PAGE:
“This situation is serious enough to warrant school closures, so it seems reasonable and prudent to put off St. Patrick’s Day celebrations until after a pandemic response,” Kelley said in a press release about the order.
Local science and conservation writer Sarah Keller said she’s trying to find ways to support small businesses and nonprofits during an uncertain time.
“I think about what happens to Townshend’s Teahouse when nobody is going there anymore and they still have to pay rent, [and] all of the nonprofit organizations that are having to cancel fundraisers right now,” she said. “I’m hoping to [do things like] get takeout and tip a lot and consider how we can contribute in small ways.
“There’s already a huge class and income disparity in this community, so I’m encouraging people who have any kind of disposable income or who aren’t as affected to pitch in and help where they can,” she added.
Keller said she’s been thinking about social service nonprofits like Human Resources Development Council and Haven, an organization that serves and advocates for domestic violence survivors. “I’ve done a lot of personal education about domestic violence in the last few months, and I’m really concerned about domestic violence rates spiking right now because people are staying at home,” she said.
Keller added that she hopes Bozeman residents take the recommendations to limit social interactions seriously, particularly given the amount of travel into and out of the region. (The Bozeman Yellowstone International Airport is the state’s busiest airport, serving more than 1.34 million travelers in 2018.) “It’s important to take our individual responsibilities seriously,” she said.
At least in the short term, some members of Bozeman’s workforce — particularly those who are either already working remotely or work in a field conducive to telecommuting — are better positioned to weather the financial impacts of COVID-19.
Tom Fiddaman, a Bozeman-based simulation modeler and consultant who works from a home office, said he anticipates that increased remote work in response to the outbreak will help others become accustomed to using virtual collaboration platforms like Skype, Slack, and Zoom.
“People will discover new ways of organizing things, and that might be beneficial, too, because it’s a way to avoid business travel that’s hard on the climate,” he said.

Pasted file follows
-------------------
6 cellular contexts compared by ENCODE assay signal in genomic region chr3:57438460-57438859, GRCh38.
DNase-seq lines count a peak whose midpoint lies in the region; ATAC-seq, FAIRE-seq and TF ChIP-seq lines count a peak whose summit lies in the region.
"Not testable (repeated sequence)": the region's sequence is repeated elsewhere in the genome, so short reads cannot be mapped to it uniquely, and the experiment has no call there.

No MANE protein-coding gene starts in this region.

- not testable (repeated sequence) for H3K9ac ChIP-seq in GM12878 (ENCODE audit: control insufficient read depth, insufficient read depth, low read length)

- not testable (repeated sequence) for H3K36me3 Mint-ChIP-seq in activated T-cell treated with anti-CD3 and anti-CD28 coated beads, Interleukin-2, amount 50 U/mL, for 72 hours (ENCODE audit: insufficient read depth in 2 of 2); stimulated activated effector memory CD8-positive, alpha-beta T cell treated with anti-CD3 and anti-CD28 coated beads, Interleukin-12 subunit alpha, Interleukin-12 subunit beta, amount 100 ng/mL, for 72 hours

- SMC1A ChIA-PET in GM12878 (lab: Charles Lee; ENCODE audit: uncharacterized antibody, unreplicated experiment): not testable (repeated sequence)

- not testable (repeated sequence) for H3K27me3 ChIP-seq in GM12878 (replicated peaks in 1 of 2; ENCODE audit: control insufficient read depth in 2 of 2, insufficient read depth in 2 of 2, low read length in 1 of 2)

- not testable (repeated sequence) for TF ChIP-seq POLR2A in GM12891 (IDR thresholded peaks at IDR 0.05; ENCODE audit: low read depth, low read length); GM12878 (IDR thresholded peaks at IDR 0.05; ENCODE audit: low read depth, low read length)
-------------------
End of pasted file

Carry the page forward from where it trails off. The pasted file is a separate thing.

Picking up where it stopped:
Last week, Fiddaman used his mathematical modeling skills to create a model of COVID-19 spread in Bozeman in order to understand potential impacts in this community, as well as ways to limit disease spread. Particularly given limited access to COVID-19 tests, preventative measures like hand washing and social distancing are crucial, he said.
Although the economic impacts generated by COVID-19-related closures are going to be “pretty devastating to a lot of people,” Fiddaman said, he thinks local officials are making the right call by taking decisive action now.
“I’m really happy that we’re acting early,” he said. “That’s absolutely one of the keys.”
He added that though the current situation is like nothing he’s seen in his 54 years, the level of community cooperation the outbreak has engendered has been encouraging.
The Bridger Canyon Property Owners Association, which he chairs, is putting together an email list to help its vulnerable members avoid trips to town by coordinating grocery runs and prescription medication pick-ups, for example. Volunteer Montana, an organization coordinated by United Way, and Bozeman’s Human Resources Development Council are also working on efforts to connect volunteers with opportunities to meet community needs.
“That’s one thing that’s still kind of unique out here — even though [Bozeman’s] a big town, it’s also a little bit of a small town,” Fiddaman said. “There’s a nice spirit of cooperation.”